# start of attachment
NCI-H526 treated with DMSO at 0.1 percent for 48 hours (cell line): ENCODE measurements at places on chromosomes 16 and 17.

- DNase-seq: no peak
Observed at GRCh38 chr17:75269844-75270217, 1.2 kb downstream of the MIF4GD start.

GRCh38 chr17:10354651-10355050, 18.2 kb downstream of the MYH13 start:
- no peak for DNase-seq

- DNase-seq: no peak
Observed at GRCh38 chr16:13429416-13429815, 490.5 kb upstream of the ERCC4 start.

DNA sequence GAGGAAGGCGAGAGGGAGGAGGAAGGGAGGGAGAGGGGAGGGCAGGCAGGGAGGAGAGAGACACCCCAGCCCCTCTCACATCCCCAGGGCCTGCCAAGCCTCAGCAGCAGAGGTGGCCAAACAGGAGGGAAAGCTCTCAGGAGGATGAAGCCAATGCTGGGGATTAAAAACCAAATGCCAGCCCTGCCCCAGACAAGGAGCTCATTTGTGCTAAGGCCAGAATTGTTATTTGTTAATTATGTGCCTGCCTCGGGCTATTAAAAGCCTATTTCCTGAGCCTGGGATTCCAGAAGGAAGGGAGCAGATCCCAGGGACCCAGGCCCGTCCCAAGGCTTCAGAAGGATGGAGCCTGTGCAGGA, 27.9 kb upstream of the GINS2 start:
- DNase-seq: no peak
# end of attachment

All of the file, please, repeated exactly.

NCI-H526 treated with DMSO at 0.1 percent for 48 hours (cell line): ENCODE measurements at places on chromosomes 16 and 17.

- DNase-seq: no peak
Observed at GRCh38 chr17:75269844-75270217, 1.2 kb downstream of the MIF4GD start.

GRCh38 chr17:10354651-10355050, 18.2 kb downstream of the MYH13 start:
- no peak for DNase-seq

- DNase-seq: no peak
Observed at GRCh38 chr16:13429416-13429815, 490.5 kb upstream of the ERCC4 start.

DNA sequence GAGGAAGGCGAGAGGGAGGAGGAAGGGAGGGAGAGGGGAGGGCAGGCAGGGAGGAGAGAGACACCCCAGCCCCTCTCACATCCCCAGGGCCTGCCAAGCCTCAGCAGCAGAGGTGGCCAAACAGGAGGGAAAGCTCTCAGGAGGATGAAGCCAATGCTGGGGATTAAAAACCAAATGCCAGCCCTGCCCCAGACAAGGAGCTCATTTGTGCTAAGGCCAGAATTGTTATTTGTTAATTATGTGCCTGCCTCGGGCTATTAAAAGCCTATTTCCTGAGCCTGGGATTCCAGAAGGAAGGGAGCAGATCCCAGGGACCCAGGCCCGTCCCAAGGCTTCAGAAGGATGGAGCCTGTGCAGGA, 27.9 kb upstream of the GINS2 start:
- DNase-seq: no peak